Pakistan's Foreign Minister Shah Mahmood Qureshi "categorically" tells UAE's top diplomat that Islamabad won't establish ties with Tel Aviv "until a permanent solution to the Palestine issue is found."
Pakistan says it has told the United Arab Emirates (UAE) that Islamabad will not recognise Israel until a "concrete and permanent settlement" of the Palestinian issue is reached.
"I categorically presented Pakistan's stance on Israel to the UAE's foreign minister that we will not and cannot establish a relationship with Israel until a concrete and permanent solution to the Palestine issue is found," Pakistan's Foreign Minister Shah Mahmood Qureshi told reporters on Monday.
Qureshi's comments came just a day after his visit to the UAE, which was seen by many as "crucial" amid rumours that Islamabad had secretly sent a messenger to Tel Aviv.
Islamabad has denied the reports, mainly from Israeli media.
Responding to questions regarding alleged pressure from Saudi Arabia, the UAE, and other Gulf states for recognition of Israel, Qureshi said he has explained to his UAE counterpart the "depth of emotions and feelings" Pakistanis have about Palestine and Kashmir.
Qureshi said the UAE Foreign Minister Sheikh Abdullah bin Zayed Al Nahyan "fully understood our feelings" on the two issues.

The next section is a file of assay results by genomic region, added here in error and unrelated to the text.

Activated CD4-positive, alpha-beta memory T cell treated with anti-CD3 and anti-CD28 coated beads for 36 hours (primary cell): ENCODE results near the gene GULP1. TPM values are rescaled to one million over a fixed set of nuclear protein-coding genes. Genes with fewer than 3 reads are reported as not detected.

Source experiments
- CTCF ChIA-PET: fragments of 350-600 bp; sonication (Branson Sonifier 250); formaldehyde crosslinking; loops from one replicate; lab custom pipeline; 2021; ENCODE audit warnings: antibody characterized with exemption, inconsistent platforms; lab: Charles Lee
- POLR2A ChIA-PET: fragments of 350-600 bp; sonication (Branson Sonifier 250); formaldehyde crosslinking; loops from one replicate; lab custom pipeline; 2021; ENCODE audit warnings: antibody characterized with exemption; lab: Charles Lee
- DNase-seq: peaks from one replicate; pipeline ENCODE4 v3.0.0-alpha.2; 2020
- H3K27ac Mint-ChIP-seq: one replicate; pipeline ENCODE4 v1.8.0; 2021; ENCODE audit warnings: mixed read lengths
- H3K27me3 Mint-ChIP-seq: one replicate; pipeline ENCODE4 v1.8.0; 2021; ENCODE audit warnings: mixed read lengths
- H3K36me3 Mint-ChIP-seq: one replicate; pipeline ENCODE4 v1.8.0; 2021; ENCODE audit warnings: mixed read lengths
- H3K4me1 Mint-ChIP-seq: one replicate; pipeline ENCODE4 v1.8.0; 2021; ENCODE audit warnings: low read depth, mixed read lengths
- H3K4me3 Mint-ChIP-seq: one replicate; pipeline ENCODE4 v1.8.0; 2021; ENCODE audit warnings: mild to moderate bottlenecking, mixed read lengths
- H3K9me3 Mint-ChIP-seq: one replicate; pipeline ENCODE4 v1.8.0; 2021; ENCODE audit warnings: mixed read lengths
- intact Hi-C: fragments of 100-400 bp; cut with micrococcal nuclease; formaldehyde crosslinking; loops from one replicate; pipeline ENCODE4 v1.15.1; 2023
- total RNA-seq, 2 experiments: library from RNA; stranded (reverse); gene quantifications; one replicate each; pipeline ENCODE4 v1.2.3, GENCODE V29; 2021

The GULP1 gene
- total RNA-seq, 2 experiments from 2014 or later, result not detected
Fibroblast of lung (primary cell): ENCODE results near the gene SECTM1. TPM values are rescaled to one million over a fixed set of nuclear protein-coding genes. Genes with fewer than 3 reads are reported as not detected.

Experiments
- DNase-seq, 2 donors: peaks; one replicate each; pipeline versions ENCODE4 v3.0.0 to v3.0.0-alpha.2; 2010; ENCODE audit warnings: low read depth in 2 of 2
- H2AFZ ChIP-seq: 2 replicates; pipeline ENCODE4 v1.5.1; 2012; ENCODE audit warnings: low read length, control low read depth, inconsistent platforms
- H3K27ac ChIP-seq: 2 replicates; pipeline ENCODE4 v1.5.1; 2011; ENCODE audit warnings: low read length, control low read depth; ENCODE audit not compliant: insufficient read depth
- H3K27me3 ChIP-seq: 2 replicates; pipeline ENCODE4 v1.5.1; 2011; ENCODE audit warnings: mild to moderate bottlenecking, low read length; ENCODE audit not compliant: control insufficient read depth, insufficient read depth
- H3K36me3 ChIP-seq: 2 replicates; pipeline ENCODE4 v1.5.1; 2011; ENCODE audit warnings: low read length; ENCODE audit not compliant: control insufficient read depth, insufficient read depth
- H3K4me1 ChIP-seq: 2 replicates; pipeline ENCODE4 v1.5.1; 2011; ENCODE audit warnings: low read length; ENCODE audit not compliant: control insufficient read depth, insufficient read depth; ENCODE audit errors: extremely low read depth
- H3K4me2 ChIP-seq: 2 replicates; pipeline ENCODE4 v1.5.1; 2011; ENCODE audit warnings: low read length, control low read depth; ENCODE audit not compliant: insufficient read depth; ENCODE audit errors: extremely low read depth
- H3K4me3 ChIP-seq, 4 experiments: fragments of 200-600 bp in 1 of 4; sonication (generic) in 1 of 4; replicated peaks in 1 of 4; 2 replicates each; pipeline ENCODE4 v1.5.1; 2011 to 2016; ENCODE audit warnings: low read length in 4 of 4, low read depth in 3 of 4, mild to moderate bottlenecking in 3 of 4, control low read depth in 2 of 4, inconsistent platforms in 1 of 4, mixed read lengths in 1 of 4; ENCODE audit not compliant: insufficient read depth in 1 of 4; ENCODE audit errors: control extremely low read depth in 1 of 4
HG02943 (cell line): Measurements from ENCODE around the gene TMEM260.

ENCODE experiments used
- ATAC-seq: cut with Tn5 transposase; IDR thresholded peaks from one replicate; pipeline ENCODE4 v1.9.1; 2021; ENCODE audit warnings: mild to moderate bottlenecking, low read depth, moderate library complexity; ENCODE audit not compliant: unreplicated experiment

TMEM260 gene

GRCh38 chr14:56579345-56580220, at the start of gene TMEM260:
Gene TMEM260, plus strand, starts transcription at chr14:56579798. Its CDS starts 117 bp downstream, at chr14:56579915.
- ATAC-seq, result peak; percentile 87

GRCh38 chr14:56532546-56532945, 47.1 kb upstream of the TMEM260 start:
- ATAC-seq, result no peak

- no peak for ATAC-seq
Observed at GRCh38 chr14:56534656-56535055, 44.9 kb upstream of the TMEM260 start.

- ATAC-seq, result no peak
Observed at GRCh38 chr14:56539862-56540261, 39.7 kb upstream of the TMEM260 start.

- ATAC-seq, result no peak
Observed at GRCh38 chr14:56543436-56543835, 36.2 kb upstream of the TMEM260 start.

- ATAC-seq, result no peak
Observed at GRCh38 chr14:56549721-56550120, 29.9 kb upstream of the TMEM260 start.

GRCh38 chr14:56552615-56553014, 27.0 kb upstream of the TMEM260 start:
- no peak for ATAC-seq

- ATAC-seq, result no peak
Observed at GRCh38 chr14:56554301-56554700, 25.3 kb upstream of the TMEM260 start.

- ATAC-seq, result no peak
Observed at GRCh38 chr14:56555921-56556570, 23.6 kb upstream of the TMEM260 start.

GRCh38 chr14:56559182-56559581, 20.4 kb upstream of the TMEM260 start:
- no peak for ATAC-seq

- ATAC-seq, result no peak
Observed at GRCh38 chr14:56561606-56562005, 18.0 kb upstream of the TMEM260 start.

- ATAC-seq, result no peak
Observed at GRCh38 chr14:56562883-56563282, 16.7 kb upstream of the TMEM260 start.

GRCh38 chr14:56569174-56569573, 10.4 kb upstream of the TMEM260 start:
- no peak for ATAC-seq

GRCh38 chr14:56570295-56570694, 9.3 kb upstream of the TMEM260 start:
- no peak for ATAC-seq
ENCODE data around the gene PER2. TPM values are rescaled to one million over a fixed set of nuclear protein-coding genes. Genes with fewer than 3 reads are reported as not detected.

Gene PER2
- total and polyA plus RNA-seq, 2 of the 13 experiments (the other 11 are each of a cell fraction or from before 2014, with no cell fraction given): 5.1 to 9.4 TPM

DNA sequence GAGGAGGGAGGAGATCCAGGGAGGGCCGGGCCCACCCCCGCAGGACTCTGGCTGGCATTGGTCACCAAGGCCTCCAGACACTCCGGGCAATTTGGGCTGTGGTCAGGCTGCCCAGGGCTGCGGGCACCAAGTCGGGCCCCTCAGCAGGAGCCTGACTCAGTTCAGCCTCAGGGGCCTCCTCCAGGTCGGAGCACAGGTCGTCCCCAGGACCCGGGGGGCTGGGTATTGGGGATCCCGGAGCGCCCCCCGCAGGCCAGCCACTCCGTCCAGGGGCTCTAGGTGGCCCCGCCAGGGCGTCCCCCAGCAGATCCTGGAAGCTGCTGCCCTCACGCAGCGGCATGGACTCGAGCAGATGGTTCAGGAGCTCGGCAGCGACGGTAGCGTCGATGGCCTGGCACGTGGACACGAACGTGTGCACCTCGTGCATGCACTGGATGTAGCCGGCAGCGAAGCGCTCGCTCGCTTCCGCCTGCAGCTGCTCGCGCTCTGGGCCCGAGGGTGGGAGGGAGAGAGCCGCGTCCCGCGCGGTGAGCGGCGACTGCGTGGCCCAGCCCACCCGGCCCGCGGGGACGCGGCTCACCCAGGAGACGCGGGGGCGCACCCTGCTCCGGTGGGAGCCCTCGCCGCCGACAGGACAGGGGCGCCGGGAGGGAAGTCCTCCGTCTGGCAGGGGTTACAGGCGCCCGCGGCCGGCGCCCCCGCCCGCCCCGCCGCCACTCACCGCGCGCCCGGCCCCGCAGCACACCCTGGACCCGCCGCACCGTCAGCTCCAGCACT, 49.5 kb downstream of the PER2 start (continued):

Pakistan's core interests
Pakistani Prime Minister Imran Khan made headlines last month when he revealed that Islamabad had been under pressure from some "friendly" nations to recognise Israel.
Although he stopped short of naming them, many believe PM Khan was referring to Saudi Arabia and the UAE.
"We have to make decisions keeping Pakistan's interests in view and not because of any pressure. We have a policy and we are still steadfast on it," the Pakistani foreign minister said.
UAE, Bahrain, and Morocco recently established diplomatic and economic relations with Israel.
In recent years, Pakistan's ties with the traditional Gulf allies have taken a hit due to Islamabad's "neutrality" on several issues, including the war in Yemen and the blockade of Qatar by a Saudi-led Arab alliance.
Riyadh also seems irked by criticism from Islamabad over its lukewarm stance on the long-standing Kashmir dispute.
Last month, the UAE stopped issuing new visas to citizens of 13 countries, mostly Muslim, citing coronavirus fears.
The decision took effect on November 18 and included citizens from Yemen, Syria, Iraq, Libya, Afghanistan, Pakistan, Somalia, Kenya, Lebanon, Tunisia, Algeria, Turkey, and Iran.
But many Pakistanis say allowing flights from the US and India –most-affected countries by Covid-19 – shows UAE's double standards.
Pakistan's Foreign Ministry says it was assured that the visa restrictions were temporary in nature and were imposed due to the outbreak of Covid19 pandemic.